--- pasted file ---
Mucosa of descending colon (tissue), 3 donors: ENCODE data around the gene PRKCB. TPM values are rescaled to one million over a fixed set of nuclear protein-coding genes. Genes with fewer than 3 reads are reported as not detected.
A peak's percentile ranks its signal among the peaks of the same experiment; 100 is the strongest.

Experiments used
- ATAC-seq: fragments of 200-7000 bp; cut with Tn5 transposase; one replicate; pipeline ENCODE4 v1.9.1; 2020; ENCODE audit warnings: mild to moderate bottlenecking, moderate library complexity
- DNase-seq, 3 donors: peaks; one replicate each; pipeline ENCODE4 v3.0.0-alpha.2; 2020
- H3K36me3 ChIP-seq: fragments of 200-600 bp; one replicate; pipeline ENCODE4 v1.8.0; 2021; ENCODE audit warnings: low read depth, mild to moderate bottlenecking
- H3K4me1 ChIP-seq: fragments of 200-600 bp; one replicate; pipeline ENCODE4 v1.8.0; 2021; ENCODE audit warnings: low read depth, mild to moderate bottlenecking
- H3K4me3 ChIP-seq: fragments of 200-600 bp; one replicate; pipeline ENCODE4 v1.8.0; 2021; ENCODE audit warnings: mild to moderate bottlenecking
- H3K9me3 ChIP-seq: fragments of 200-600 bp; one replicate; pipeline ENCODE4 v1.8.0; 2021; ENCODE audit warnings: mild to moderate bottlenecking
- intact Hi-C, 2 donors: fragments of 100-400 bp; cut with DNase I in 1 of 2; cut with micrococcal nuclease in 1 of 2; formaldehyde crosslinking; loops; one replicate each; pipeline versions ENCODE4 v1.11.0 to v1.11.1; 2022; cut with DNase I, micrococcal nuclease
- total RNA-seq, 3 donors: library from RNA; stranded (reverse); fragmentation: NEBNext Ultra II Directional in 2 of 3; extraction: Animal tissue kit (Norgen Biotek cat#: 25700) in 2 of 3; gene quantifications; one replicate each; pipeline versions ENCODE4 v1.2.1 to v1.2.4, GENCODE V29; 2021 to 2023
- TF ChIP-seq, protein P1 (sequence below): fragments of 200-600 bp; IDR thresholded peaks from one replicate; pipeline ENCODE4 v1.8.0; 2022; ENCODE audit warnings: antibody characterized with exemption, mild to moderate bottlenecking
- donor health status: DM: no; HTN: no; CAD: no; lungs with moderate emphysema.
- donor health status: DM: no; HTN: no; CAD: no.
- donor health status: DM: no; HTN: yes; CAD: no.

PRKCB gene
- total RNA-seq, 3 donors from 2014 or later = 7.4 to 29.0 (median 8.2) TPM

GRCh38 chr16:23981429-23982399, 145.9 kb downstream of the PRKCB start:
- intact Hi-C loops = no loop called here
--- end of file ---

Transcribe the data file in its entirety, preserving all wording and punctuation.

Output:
Mucosa of descending colon (tissue), 3 donors: ENCODE data around the gene PRKCB. TPM values are rescaled to one million over a fixed set of nuclear protein-coding genes. Genes with fewer than 3 reads are reported as not detected.
A peak's percentile ranks its signal among the peaks of the same experiment; 100 is the strongest.

Experiments used
- ATAC-seq: fragments of 200-7000 bp; cut with Tn5 transposase; one replicate; pipeline ENCODE4 v1.9.1; 2020; ENCODE audit warnings: mild to moderate bottlenecking, moderate library complexity
- DNase-seq, 3 donors: peaks; one replicate each; pipeline ENCODE4 v3.0.0-alpha.2; 2020
- H3K36me3 ChIP-seq: fragments of 200-600 bp; one replicate; pipeline ENCODE4 v1.8.0; 2021; ENCODE audit warnings: low read depth, mild to moderate bottlenecking
- H3K4me1 ChIP-seq: fragments of 200-600 bp; one replicate; pipeline ENCODE4 v1.8.0; 2021; ENCODE audit warnings: low read depth, mild to moderate bottlenecking
- H3K4me3 ChIP-seq: fragments of 200-600 bp; one replicate; pipeline ENCODE4 v1.8.0; 2021; ENCODE audit warnings: mild to moderate bottlenecking
- H3K9me3 ChIP-seq: fragments of 200-600 bp; one replicate; pipeline ENCODE4 v1.8.0; 2021; ENCODE audit warnings: mild to moderate bottlenecking
- intact Hi-C, 2 donors: fragments of 100-400 bp; cut with DNase I in 1 of 2; cut with micrococcal nuclease in 1 of 2; formaldehyde crosslinking; loops; one replicate each; pipeline versions ENCODE4 v1.11.0 to v1.11.1; 2022; cut with DNase I, micrococcal nuclease
- total RNA-seq, 3 donors: library from RNA; stranded (reverse); fragmentation: NEBNext Ultra II Directional in 2 of 3; extraction: Animal tissue kit (Norgen Biotek cat#: 25700) in 2 of 3; gene quantifications; one replicate each; pipeline versions ENCODE4 v1.2.1 to v1.2.4, GENCODE V29; 2021 to 2023
- TF ChIP-seq, protein P1 (sequence below): fragments of 200-600 bp; IDR thresholded peaks from one replicate; pipeline ENCODE4 v1.8.0; 2022; ENCODE audit warnings: antibody characterized with exemption, mild to moderate bottlenecking
- donor health status: DM: no; HTN: no; CAD: no; lungs with moderate emphysema.
- donor health status: DM: no; HTN: no; CAD: no.
- donor health status: DM: no; HTN: yes; CAD: no.

PRKCB gene
- total RNA-seq, 3 donors from 2014 or later = 7.4 to 29.0 (median 8.2) TPM

GRCh38 chr16:23981429-23982399, 145.9 kb downstream of the PRKCB start:
- intact Hi-C loops = no loop called here